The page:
State sites will start vaccinating ages 12 to 15 on Thursday
State hopes half of them will get the vaccine
TUCSON, Ariz. (KOLD News 13) - Arizona-run vaccination sites in Tucson, Phoenix, Yuma and Flagstaff, along with many pharmacies and other providers around the state, will begin offering the Pfizer COVID-19 vaccines to children 12 to 15 years old on Thursday, May 13. This step forward follows Wednesday’s approval by the U.S. Centers for Disease Control and Prevention.
“This is great news for families across Arizona,” said Dr. Cara Christ, director of the Arizona Department of Health Services. “In addition to encouraging parents and guardians to protect those ages 12 to 15 from COVID-19, we hope adults in the family will roll up their sleeves as well if they haven’t already done so.”
But the question is, how do you convince a 12 year old that they need to get a vaccine that may make them fairly sick for a day or two.
“I think kids are always, at least have a little fear of getting a shot,” Christ said. “Just explain your immune system is going to react.”
Because the kids will get the same dose as the adults get, there’s a chance they will also develop a fever, body aches, chills the same as the adults did.
But to mitigate that concern, the state plans to tell the kids they may no longer have to stay away from their friends if they all get the shot.
“Returning back to normal, being able to go to birthday parties, participate in extracurricular activities and all those things that they make look forward to,” Christ said.
But there’s also the safety aspect that may resonate with some of them.
“Telling them that the shot is not only going to protect them but it’s also going to protect Nana, grandma, grandpa and all of those people we love and want to stick around for years to come,” she said.
Arizona has nearly 400,000 children ages 12 to 15. To date, 5,408,077 doses of COVID-19 vaccine have been administered to 3,076,913 individuals, with 2,534,272 now fully vaccinated.
The Food and Drug Administration authorized the Pfizer COVID-19 vacci.ne for age 12-15 on Monday, followed by today’s CDC recommendation. The approval applies only to the Pfizer vaccine, which has been available to ages 16 and older. The Moderna and Johnson & Johnson vaccines are authorized for those 18 and older.
Moderna is working on its paperwork and testing needed to vaccinate the younger group but has not said when approval is likely.
Pfizer is working on approval for children ages 2 and up.
For the state, it’s a numbers game in trying to get to herd immunity. That is to the point where enough people have been vaccinated that there a no longer enough hosts to spread it.
Beginning Thursday morning, parents and guardians may bring those ages 12 to 15 to state vaccination sites as walk-ins or schedule an appointment at podvaccine.azdhs.gov. Many pharmacies and other providers with Pfizer also plan to begin vaccinating this age group Thursday. The ADHS vaccine finder available at azdhs.gov/FindVaccine allows visitors to filter locations by vaccine type.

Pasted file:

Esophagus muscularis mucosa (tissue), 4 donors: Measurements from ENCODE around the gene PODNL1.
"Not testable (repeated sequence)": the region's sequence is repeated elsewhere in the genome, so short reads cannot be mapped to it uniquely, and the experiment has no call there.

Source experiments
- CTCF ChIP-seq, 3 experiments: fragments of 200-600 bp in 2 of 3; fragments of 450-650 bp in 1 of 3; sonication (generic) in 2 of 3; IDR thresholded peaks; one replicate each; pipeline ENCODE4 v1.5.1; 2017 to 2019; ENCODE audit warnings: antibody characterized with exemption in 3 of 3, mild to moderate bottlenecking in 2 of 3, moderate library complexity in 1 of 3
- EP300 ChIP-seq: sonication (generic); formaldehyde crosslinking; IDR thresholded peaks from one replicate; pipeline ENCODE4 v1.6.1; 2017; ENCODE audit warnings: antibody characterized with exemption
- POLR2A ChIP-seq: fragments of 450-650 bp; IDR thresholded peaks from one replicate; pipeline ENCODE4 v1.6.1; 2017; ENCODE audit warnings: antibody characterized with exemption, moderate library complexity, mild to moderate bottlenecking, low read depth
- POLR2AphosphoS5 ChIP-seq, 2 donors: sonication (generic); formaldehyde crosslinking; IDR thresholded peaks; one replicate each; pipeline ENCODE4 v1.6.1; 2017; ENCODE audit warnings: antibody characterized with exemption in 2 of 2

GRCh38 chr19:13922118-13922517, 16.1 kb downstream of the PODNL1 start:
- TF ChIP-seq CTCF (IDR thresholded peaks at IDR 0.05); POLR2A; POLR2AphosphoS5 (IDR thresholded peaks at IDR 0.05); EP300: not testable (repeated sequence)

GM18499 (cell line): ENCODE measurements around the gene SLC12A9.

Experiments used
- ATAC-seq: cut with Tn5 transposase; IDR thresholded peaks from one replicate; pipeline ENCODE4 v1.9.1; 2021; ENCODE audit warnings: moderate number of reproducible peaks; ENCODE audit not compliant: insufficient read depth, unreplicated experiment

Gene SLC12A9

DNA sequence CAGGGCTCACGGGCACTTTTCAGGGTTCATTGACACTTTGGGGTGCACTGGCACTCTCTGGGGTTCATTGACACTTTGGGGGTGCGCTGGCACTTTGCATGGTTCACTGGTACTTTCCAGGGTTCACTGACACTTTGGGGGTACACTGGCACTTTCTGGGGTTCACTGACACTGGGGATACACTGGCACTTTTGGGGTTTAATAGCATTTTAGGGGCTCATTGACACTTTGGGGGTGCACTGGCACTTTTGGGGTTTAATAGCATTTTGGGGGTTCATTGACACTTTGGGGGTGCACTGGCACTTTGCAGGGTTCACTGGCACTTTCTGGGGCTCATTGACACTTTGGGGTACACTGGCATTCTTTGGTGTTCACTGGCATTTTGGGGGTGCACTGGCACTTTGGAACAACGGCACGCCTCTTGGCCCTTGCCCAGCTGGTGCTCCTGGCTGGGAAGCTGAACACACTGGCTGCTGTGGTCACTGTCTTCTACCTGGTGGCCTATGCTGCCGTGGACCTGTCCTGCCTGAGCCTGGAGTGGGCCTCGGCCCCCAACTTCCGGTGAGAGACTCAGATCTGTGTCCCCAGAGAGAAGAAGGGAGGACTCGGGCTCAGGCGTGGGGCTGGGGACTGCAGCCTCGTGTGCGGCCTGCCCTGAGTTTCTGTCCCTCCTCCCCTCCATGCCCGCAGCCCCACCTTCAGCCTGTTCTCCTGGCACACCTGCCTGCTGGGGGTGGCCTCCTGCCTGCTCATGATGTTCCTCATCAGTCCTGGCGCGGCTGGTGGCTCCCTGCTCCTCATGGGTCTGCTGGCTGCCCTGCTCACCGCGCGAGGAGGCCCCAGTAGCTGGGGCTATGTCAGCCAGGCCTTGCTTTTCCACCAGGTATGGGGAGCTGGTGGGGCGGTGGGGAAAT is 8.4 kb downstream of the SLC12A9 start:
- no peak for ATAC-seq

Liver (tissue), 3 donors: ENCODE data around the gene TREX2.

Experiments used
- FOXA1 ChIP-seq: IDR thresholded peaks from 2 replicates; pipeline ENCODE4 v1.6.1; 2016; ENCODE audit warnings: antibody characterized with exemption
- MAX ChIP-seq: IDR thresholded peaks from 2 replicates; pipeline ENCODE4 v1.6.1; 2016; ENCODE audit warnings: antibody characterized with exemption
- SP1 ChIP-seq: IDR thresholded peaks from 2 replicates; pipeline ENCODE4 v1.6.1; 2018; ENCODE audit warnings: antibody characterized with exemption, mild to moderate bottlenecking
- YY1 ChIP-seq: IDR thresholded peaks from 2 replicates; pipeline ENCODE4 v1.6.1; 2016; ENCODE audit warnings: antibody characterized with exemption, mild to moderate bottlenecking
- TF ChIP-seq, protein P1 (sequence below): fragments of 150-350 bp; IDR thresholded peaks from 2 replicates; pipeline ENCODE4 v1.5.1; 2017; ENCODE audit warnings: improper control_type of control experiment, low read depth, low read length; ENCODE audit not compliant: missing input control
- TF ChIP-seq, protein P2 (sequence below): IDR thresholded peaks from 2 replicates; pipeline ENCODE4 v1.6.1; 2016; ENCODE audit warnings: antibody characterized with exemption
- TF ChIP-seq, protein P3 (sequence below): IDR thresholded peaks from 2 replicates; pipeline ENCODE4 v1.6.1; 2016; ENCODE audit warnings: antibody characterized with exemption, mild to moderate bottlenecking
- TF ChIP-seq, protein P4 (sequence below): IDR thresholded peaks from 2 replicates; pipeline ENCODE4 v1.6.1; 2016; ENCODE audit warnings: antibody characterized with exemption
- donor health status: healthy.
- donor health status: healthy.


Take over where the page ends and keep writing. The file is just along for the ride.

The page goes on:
ADHS is coordinating with rural counties that until now have received only the Moderna and Johnson & Johnson vaccines so 12- to 15-year-olds can get vaccinated.
The state is trying to make it as easy as possible to get a vaccine so it has not encumbered the process with a lot of rules and regulations.
A parent or guardian must accompany the child and sign a consent form in person that includes an attestation that the child is at least 12 years old. No identification is required for the child. Place of permanent residence isn’t a factor in whether someone can be vaccinated at a state site.
Parents and guardians also will be able to register those ages 12 to 15 for vaccination starting Thursday by visiting podvaccine.azdhs.gov or calling 844-542-8201 between 8 a.m. and 5 p.m. to be connected with someone who can assist in English or Spanish. Appointments aren’t required for state-run sites, but they are a way to reduce the length of a visit because registration is taken care of in advance.
COVID-19 continues to infect, hospitalize, and cause death in Arizonans, though case numbers, percent positivity, intensive care unit use, and in-patient hospital bed use have been relatively stable since March. Today, ADHS added 469 cases and two deaths to its COVID-19 data dashboard.
Many sites across Arizona now offer COVID-19 vaccines, including grocery store pharmacies and standalone pharmacies. Doctors’ offices and other neighborhood healthcare providers can order vaccines directly from the CDC.
“These safe, highly effective, and free vaccines have never been easier to get,” Dr. Christ said. “The sooner we can get as many people as possible vaccinated against COVID-19, the better we can protect people of all ages from this unpredictable virus.”
To learn more about COVID-19 vaccines and vaccination, please visit azdhs.gov/COVID19Vaccines.
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